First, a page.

These could be for weddings, baby showers, or any event – but it’s funerals that bring her most of her profits; customers will ask her to design specific things they remember their loved ones by, to put on their graves. And now she’s starting to attract a younger demographic – not traditionally associated with buying flowers – because of her business’ growing presence on social media channels like instagram, facebook, and tiktok.

She’s used her floristry skills to create Elvis Presley tributes, Del Boy, Buzz Lightyear, malteser boxes, swear words to put down the side of the coffin, Peter Rabbit, or specific chanel lipsticks used by the customer’s loved one – you name it, she’s designed it. One of her most memorable requests was a 15 foot name placard, which she said was ‘obscene’, took her 2 and half days to create, and caused her fingers to bleed for weeks. Another was a giant gateway to heaven tribute.

Eastenders even used her flowers recently for a funeral scene!

IMAGE ANNA JENKINS

Anna Jenkins tribute drum kit

Anna was able to grow her business by taking out an iwoca small business loan, and now she’s using social media channels to take it to the next level:

“The beauty behind using channels like tiktok and instagram, is that it’s not about just listing your products on an online shop (which in our case would be really sad due to the nature of what we do). With the options to create galleries, videos and reels, we can really show off the business’ personality. We can tell the story of our business, focus on the people behind it, and show the creativity that goes into what we’re building: it’s brand focussed rather than just pushing products for sale.”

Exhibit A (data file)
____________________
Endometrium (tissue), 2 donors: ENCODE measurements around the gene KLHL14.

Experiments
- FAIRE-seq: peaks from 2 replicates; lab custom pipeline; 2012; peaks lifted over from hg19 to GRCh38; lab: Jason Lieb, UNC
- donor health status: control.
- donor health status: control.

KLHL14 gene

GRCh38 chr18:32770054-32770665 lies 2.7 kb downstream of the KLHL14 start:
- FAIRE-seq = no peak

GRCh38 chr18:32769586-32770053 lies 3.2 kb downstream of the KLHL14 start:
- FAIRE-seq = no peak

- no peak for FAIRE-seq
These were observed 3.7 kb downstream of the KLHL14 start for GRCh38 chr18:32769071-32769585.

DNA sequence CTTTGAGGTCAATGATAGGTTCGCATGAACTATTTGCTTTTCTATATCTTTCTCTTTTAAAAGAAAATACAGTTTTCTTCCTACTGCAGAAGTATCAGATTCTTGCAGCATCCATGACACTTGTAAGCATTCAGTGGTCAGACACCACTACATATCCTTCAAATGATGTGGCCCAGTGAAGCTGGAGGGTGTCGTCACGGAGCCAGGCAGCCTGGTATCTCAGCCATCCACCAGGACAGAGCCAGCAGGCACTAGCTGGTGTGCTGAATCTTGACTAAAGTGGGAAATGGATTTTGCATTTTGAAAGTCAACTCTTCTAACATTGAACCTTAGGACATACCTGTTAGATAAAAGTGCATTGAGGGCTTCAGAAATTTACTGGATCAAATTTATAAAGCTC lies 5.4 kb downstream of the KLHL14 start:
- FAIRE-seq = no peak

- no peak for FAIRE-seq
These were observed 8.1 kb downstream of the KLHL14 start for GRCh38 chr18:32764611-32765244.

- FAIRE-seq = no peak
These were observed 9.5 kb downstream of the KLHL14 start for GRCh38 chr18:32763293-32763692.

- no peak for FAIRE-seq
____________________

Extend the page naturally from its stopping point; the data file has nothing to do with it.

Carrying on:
“Most customers find us on socials, then call in to ask us to create something bespoke for them. People see all the personalised tributes we’ve made for others and get inspiration as to what they might want created.”

“Or younger people see our ‘build a bouquet with me’ videos on tiktok and then come to visit our physical store.”

“Social media is hugely important for us at the moment, but there’s still so much further we can take it. And I see Tik Tok being the channel that is really going to take us to the next level.”

Their biggest seller on social media is their bespoke funeral package:

“It’s a quick, cost friendly, and – most importantly – meaningful option for flowers: a special tribute to loved ones.”

Whilst Anna says she wouldn’t be where she is today without using social media to grow her business, she does warn others that these channels make you more vulnerable:

“Everyone and anyone can interact with your pages so it’s much easier to get into scrapes with customers who - whatever the level of service - want to damage your business’s reputation. You find a lot more customers like this online as it’s so easy for them to message instantly or leave lasting comments which are often unfair or untrue, that everyone can see. I once built a bespoke car (tailored registration plate and all), for someone who found me on facebook; even though I saw on this customer’s own social channels that the car was delivered as it was in all the photos of the funeral I’d designed it for, he said it never arrived and I got 5 negative reviews from him and his family.”

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Charlotte is a Senior PR & Communications specialist at iwoca. She's been sharing news and insights about the finance industry for over three years.

Article updated on: 20 May 2022